The theme of boundaries and enclosures is one of many threads Botticelli has woven into his “tapestry”. In this instance the line of mythological figures refer to the “pagan wall”, a term used by Pope Leo IX in the 11th century when he issued a bull concerning the independence of Hohenburg Abbey built on the summit of Mount St Odile. At the base of the mount is a mysterious ancient wall standing almost three metres high in places and over ten kilometres long. The pope declared that the area contained within the “pagan wall” belonged to the Abbey, now known as Mt St Odile Abbey.
In the Primavera the “little bee inspired by God” is the painter himself, portrayed as Cupid whose bow is formed as a letter ‘B’. His arrow is directed at the group of Three Graces, the closest target being the woman portrayed as Simonetta Vespucci. The Vespucci name relates to wasps (vespa) and wasps are depicted on the family stemma or coat of arms. Botticelli is blindfolded, symbolic of love being blind, but also representing St Odile, Hohenburg Abbey’s first abbess. She was born blind but after her baptism at the age of twelve she miraculously recovered her sight.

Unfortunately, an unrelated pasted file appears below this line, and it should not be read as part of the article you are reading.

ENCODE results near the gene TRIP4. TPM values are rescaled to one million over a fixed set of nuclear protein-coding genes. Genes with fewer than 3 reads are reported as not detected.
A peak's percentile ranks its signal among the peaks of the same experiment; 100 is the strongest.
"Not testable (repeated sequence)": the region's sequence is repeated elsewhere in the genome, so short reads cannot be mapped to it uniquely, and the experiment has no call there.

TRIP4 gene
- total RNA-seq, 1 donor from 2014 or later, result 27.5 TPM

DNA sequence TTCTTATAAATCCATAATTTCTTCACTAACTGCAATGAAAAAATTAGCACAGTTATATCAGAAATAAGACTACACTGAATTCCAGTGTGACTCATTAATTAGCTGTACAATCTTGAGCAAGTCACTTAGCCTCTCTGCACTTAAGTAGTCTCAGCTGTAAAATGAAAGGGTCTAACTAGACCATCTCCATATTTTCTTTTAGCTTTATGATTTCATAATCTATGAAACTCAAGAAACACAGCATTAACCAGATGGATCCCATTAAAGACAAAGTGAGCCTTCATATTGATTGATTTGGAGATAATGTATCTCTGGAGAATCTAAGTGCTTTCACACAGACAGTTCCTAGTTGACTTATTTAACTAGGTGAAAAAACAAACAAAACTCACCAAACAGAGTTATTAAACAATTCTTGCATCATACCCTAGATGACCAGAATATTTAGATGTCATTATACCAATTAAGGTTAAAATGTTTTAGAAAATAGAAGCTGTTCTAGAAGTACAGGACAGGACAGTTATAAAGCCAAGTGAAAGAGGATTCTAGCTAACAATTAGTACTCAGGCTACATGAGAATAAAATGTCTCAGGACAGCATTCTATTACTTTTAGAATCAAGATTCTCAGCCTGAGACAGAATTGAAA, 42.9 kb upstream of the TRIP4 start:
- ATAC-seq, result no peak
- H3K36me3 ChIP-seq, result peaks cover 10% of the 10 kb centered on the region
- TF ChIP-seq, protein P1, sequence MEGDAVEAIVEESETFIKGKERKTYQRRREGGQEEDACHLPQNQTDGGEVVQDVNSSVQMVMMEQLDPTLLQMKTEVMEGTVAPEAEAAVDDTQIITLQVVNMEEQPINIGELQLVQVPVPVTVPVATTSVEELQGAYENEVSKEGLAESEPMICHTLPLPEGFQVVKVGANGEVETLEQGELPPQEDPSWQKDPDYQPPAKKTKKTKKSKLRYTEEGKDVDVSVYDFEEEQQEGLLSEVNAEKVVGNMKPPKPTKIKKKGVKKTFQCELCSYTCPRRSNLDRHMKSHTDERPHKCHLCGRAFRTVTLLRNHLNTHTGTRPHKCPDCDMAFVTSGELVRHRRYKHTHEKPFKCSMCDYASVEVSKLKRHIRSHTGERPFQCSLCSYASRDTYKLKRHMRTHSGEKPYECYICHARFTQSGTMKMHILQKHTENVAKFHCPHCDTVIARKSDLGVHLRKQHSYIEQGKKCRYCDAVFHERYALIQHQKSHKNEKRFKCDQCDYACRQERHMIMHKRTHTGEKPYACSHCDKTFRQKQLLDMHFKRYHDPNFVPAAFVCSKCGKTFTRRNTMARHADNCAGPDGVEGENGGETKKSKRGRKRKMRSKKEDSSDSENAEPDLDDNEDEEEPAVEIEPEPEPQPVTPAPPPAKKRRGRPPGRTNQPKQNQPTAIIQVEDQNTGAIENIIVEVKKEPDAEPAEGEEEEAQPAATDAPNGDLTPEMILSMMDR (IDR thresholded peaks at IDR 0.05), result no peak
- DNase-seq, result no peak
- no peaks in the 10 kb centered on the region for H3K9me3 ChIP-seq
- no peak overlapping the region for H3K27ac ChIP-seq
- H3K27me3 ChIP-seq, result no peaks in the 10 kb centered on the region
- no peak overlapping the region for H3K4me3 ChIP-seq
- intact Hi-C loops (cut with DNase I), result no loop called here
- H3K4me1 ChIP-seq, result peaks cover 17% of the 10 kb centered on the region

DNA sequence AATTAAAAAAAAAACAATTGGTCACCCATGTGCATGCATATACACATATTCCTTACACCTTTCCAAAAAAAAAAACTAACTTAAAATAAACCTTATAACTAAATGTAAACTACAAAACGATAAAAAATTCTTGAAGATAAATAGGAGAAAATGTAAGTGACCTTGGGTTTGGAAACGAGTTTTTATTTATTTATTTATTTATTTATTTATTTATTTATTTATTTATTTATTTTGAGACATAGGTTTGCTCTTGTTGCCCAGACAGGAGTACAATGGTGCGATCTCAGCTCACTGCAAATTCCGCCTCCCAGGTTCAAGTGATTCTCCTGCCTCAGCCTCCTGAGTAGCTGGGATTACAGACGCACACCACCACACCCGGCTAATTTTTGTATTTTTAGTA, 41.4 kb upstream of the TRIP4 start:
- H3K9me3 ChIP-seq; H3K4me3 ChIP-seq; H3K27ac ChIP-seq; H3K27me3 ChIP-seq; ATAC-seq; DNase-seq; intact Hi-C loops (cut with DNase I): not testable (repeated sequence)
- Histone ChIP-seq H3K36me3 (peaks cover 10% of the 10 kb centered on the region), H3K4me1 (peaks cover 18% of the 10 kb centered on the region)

It is said that Botticelli carried a torch in his heart for Simonetta Vespucci, hence Cupid’s flamed arrow and the flame-shaped quiver. But it could only be love from a distance. Bees do not mate with wasps.
Botticelli never married and once when it was suggested he should, he explained that a few days earlier he dreamt he had married and awoke suddenly, struck with grief. He walked the streets for the rest of the night to avoid having to sleep and the dream possibly repeating.